If there is, however, to be an identifiable problem with You, You’re a History in Rust, it is that the album, at times, expects too much out of the listener. Chasmal gaps and open plains of nothingness dance in and out of the album. As an example, take the album’s fifth track, “History of Glory:” For large portions of the song, it’s uneventful and arid, building into an uncomfortably dreamlike crescendo only to fall into a cavernously pointless mixture of sound and melody. Certainly, the track meshes with the thematic overtones of the album, but at what cost? As such, Do Make Say Think’s puritanical approach to collective continuity is counterproductive because the listener simply loses patience a skips to the next track.

While the album does feature its share of muted sensibilities and fruitless tangents, it would be nothing short of a calamity to label this effort as anything but extraordinary. You, You’re a History in Rust, in a cumulative sense, is an acutely cultivated yet complex entanglement of keenly written songs ripe with natural beauty. It’s an epiphany of sorts, a sort of nouvelle vague that decries musical complacency. In short, You, You’re a History in Rust is a state of mind as much as it as record. And hopefully, it’s a mindset that will catch on with at least some of the post-rock outfits that dot the musical landscape. But even if it doesn’t have the influential impact that it should, Rust is still one hell of a record and certainly bound to become one of 2007’s best.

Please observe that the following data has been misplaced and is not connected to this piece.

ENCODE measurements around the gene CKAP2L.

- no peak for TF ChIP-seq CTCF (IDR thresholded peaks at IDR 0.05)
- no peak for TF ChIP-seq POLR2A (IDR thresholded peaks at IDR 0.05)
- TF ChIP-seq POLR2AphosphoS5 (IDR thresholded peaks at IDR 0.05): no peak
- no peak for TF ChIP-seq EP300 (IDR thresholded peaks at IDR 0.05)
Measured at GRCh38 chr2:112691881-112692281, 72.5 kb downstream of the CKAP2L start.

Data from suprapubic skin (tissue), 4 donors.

8.7 / 10 — Toby
See also
DMST's & Yet & Yet, self-titled, Goodbye Enemy Airship the Landlord is Dead, and Winter Hymn Country Hymn Secret Hymn
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8.75 / 10

8.75 / 10

Reviewed by 2 writers.